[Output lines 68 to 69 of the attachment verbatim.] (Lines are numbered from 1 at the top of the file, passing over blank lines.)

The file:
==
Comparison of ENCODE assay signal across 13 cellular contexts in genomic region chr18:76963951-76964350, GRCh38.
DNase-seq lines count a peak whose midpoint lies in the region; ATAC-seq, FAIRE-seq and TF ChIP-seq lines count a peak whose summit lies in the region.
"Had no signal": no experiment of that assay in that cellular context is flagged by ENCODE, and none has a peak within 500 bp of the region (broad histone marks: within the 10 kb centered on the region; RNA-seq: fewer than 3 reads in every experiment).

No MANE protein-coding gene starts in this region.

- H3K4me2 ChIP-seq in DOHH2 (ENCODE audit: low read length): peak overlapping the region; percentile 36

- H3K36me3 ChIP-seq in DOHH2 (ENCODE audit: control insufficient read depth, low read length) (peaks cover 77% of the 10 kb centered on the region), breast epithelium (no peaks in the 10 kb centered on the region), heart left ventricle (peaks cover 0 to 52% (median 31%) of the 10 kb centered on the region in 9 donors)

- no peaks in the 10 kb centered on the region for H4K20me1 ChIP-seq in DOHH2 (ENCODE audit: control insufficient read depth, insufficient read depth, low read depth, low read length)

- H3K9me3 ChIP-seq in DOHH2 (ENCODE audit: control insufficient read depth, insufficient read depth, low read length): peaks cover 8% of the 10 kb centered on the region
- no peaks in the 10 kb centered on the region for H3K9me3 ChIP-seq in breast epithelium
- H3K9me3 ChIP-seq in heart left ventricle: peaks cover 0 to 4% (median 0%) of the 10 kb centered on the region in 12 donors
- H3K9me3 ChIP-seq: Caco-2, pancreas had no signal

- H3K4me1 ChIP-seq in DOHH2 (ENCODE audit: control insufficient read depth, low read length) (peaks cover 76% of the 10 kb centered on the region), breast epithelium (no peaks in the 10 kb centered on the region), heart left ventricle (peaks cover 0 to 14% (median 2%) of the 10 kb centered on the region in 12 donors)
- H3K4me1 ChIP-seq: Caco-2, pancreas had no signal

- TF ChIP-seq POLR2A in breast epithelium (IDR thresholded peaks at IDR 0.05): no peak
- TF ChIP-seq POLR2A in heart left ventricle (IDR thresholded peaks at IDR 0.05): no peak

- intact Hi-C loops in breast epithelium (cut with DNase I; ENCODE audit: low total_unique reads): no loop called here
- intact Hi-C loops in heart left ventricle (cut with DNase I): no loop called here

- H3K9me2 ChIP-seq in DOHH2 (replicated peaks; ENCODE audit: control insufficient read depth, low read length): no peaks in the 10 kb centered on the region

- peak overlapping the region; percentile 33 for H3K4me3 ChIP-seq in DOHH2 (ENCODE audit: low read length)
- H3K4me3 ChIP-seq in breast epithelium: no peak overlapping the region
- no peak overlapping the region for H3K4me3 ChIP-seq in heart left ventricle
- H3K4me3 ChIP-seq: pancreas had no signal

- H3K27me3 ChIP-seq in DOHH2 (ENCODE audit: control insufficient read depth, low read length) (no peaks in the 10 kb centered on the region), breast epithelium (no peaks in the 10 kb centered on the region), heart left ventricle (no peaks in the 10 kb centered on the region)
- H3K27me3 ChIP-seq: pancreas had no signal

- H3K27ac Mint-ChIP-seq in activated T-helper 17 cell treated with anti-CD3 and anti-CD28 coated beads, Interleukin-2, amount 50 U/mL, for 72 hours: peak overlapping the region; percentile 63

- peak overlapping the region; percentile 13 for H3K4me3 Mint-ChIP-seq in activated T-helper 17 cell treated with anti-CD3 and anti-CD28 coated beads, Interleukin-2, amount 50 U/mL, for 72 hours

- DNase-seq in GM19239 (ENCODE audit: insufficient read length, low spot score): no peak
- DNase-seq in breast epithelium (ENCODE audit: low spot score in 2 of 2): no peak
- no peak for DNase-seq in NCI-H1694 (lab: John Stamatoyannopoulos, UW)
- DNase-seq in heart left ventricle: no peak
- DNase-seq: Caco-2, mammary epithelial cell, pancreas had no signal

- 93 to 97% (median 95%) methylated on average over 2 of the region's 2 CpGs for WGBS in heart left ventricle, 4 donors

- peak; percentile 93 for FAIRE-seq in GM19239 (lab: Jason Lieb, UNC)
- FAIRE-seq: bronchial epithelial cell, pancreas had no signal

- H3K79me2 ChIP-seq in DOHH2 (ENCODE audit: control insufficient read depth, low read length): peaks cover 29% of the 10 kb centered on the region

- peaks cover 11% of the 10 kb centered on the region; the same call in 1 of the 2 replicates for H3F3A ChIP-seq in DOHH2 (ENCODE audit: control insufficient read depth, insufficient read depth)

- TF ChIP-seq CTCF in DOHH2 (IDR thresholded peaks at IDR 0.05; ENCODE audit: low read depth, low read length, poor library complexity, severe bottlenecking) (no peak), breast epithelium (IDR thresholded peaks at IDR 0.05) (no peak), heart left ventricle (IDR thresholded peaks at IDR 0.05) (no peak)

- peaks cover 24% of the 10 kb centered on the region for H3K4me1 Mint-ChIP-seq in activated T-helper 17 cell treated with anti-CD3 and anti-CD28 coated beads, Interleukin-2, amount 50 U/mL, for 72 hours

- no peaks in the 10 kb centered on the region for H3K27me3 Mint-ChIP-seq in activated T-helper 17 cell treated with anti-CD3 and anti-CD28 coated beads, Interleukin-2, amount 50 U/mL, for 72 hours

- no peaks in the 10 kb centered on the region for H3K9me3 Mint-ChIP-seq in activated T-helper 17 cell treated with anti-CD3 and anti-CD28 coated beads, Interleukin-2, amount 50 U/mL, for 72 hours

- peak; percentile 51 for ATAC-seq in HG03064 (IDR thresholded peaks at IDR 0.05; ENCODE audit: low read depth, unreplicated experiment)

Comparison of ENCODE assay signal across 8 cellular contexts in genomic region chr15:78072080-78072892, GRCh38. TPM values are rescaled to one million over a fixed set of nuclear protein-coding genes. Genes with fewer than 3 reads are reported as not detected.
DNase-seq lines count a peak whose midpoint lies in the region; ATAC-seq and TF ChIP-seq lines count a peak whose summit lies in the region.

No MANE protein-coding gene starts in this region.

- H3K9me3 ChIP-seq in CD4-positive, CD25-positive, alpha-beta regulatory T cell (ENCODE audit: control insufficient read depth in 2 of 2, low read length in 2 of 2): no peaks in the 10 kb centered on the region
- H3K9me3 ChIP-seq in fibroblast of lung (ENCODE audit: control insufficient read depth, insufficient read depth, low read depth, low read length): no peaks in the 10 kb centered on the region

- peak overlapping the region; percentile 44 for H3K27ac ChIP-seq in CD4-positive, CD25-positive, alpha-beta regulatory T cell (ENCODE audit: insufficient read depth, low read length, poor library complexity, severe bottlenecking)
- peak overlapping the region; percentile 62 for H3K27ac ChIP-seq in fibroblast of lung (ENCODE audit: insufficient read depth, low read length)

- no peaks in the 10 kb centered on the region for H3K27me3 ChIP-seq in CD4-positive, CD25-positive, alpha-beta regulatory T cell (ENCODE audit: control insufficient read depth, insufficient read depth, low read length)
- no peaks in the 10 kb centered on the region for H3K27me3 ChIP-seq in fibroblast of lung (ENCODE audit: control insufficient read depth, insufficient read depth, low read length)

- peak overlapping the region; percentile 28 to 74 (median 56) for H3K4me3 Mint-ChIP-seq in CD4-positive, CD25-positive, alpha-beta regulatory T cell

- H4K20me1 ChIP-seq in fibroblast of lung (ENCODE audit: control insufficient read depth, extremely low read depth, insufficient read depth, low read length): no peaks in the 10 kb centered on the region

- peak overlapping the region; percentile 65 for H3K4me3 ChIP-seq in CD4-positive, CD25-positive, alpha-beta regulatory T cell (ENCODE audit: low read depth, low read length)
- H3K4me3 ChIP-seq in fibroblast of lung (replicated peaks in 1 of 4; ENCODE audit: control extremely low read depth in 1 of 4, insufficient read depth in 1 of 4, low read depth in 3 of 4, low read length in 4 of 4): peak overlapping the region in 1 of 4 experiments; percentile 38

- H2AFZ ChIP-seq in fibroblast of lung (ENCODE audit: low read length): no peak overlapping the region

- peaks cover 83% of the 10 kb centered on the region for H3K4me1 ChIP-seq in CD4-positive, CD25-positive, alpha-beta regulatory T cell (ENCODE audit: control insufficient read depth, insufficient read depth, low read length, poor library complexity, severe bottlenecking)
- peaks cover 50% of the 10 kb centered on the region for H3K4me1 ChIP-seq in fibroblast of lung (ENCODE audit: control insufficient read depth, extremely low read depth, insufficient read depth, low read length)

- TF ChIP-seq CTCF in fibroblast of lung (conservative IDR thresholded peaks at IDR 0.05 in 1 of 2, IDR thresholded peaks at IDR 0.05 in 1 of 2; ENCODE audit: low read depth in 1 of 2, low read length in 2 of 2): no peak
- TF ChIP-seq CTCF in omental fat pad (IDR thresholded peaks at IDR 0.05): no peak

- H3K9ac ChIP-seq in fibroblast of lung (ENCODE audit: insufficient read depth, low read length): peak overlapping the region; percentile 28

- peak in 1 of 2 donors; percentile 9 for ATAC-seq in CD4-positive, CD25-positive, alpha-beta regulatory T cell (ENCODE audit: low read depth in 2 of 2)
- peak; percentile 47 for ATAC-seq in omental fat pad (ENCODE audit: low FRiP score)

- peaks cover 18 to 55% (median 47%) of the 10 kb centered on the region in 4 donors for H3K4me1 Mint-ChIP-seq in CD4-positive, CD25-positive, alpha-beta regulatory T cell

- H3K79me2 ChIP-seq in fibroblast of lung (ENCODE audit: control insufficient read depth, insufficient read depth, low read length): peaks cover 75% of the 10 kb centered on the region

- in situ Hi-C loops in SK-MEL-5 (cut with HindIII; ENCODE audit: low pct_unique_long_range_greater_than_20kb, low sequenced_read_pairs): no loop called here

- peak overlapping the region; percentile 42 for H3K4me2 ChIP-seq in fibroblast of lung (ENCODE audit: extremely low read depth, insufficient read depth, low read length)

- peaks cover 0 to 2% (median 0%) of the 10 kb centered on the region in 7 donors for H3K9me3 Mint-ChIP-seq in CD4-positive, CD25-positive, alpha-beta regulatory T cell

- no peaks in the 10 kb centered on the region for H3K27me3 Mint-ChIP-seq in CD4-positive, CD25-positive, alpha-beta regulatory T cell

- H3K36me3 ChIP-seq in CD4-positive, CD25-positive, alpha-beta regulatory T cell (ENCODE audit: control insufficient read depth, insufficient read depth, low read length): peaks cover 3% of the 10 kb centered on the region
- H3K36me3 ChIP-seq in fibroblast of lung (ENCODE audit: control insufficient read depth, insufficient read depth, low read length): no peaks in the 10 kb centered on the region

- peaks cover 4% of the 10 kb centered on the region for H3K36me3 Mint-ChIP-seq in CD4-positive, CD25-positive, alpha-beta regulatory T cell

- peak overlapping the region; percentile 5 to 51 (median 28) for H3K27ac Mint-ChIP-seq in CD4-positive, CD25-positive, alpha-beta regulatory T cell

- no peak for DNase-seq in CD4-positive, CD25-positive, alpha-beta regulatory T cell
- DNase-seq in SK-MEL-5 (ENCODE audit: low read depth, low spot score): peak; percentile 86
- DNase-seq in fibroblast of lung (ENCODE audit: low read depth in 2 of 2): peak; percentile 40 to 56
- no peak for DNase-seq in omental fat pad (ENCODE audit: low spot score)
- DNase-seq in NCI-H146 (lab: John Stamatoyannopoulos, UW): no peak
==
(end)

- no peaks in the 10 kb centered on the region for H3K27me3 Mint-ChIP-seq in CD4-positive, CD25-positive, alpha-beta regulatory T cell

- H3K36me3 ChIP-seq in CD4-positive, CD25-positive, alpha-beta regulatory T cell (ENCODE audit: control insufficient read depth, insufficient read depth, low read length): peaks cover 3% of the 10 kb centered on the region